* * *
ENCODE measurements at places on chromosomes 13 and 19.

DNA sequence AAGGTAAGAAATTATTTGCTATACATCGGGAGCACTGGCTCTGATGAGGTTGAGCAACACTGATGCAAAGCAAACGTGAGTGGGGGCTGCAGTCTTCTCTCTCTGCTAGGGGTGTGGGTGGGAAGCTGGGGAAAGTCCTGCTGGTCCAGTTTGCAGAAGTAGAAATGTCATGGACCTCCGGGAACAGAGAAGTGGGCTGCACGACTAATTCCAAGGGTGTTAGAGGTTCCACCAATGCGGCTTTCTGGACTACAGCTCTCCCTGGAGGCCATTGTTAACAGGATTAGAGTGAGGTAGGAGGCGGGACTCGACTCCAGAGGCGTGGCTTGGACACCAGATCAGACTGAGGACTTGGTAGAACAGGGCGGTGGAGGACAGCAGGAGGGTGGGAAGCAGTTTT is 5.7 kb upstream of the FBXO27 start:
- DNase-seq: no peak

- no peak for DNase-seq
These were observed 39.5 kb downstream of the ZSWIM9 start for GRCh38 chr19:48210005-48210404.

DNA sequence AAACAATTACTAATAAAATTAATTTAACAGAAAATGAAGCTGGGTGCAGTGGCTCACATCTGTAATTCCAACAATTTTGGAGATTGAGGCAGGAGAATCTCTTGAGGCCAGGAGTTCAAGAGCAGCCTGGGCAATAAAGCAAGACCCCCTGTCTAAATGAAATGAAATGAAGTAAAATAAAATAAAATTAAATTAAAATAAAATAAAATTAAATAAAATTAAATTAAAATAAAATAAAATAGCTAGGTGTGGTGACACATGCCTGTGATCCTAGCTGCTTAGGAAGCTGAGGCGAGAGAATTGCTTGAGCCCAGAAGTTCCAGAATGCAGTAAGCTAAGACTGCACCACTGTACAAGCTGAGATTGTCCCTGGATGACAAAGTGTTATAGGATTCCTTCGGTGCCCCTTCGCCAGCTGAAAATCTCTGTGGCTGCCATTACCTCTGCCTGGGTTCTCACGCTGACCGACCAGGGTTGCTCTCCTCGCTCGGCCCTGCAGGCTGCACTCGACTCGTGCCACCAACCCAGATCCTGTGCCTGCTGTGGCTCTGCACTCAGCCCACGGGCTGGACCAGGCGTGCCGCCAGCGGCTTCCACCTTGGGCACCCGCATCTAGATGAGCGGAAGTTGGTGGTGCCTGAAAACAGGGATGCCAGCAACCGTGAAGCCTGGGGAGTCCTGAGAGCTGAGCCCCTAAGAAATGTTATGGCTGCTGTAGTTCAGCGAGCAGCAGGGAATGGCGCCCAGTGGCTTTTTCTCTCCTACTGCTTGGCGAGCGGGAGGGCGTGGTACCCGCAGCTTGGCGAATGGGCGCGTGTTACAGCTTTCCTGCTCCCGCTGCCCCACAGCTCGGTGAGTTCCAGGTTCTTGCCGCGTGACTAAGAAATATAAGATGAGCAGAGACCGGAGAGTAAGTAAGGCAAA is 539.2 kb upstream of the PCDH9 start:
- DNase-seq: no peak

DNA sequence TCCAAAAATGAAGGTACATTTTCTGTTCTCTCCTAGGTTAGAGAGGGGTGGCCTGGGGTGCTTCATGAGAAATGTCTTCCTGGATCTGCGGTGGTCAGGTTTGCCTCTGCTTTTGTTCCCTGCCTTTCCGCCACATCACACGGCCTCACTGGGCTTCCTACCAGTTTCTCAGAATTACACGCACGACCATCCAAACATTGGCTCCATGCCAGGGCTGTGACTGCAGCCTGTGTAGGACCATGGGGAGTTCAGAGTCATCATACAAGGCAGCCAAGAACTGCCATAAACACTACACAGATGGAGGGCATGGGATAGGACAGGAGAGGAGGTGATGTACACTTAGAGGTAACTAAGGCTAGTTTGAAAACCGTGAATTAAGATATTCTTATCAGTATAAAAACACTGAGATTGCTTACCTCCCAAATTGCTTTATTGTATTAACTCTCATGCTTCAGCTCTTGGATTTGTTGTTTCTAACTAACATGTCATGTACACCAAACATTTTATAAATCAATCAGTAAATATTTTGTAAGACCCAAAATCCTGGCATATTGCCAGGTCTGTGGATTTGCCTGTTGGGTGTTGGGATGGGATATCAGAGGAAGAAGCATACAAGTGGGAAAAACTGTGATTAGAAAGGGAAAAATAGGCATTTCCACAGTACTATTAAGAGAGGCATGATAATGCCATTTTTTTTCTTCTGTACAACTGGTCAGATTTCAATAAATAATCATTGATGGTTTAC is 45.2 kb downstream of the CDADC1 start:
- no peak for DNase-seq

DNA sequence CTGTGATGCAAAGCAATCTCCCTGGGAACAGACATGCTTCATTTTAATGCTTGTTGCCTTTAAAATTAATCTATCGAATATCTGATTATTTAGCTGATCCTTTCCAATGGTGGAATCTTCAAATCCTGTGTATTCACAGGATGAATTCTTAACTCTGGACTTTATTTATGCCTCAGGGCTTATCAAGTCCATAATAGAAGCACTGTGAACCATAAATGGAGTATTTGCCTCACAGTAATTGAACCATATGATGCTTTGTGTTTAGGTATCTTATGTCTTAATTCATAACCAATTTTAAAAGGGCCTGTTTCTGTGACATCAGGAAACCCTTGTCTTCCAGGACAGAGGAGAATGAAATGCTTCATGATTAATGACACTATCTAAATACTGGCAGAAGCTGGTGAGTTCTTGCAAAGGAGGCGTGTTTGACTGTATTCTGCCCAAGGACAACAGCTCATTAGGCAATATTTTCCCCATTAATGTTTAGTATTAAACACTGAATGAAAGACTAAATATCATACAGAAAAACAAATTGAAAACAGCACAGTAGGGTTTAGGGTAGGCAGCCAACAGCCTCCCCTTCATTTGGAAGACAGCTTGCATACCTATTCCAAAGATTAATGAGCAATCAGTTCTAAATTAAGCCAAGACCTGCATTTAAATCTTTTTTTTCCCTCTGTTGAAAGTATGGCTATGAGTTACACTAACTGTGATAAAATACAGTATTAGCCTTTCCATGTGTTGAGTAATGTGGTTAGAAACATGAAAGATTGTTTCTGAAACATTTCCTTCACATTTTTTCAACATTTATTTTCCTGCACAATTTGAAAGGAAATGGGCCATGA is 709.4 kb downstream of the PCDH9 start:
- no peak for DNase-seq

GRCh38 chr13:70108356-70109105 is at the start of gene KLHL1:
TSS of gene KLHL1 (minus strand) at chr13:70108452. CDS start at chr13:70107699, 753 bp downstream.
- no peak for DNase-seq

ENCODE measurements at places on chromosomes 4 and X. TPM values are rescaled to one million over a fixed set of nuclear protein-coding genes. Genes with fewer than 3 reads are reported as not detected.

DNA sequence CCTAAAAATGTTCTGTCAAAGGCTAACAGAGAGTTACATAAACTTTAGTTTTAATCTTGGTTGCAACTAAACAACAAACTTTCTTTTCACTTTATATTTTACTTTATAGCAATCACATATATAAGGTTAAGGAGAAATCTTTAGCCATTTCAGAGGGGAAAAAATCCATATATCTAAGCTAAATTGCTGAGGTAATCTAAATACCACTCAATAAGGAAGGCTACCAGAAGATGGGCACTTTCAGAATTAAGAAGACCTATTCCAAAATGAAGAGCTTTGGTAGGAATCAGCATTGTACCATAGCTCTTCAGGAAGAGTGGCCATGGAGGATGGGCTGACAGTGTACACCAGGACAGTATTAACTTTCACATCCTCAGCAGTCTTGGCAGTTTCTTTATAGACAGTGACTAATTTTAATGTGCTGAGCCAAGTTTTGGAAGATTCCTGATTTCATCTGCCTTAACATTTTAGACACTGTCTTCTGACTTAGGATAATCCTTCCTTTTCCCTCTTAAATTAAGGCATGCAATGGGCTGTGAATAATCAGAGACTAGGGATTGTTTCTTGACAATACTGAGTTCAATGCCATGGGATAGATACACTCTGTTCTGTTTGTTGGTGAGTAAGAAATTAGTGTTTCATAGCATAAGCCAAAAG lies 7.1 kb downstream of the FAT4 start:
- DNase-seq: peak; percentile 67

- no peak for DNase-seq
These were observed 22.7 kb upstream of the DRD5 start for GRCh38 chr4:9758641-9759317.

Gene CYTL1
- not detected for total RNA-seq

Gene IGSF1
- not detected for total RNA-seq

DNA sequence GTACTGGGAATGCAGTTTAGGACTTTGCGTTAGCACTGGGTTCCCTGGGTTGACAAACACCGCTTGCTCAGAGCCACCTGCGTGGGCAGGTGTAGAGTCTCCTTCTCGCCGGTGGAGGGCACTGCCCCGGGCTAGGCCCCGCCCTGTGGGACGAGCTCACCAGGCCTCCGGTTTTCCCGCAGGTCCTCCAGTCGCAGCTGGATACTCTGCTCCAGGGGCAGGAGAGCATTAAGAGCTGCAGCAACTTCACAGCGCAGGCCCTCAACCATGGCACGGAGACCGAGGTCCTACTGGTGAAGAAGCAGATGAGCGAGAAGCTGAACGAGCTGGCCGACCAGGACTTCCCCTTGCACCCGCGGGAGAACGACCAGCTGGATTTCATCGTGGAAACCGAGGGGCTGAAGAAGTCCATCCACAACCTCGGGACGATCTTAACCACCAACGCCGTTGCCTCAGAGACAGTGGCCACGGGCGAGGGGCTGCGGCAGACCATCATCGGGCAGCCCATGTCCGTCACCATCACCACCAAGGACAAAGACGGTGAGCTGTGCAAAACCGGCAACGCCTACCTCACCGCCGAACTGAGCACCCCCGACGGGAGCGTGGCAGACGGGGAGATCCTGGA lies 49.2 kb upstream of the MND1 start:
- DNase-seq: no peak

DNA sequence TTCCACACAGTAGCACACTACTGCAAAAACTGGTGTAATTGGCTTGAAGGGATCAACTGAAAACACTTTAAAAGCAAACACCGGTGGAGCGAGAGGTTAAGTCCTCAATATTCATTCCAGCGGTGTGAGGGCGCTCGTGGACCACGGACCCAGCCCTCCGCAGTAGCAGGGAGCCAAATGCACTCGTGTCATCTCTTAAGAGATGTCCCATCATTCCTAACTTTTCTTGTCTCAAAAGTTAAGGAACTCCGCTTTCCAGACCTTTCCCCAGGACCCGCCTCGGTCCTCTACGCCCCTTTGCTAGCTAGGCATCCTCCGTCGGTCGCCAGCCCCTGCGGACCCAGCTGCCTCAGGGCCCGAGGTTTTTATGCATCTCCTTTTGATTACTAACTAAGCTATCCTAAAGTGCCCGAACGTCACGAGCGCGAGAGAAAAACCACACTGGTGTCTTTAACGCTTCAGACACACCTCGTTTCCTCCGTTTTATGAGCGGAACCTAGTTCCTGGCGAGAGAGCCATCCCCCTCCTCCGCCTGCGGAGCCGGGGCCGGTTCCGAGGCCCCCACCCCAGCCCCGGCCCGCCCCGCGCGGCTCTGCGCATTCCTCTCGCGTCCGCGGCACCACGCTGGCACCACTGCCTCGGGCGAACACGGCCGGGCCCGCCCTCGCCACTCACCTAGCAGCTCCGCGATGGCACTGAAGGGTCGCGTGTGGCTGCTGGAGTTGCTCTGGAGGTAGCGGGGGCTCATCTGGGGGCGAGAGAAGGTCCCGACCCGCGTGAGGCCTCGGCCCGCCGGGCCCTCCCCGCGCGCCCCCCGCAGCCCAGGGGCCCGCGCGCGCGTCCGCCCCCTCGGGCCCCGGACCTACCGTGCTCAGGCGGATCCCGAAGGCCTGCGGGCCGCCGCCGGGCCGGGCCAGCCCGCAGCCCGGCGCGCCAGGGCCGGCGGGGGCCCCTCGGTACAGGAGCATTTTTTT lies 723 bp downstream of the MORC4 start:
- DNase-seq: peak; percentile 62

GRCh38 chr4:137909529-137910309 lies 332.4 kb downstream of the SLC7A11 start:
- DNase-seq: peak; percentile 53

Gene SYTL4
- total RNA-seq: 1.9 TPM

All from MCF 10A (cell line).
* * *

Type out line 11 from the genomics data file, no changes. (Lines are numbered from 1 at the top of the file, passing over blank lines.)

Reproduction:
- no peak for DNase-seq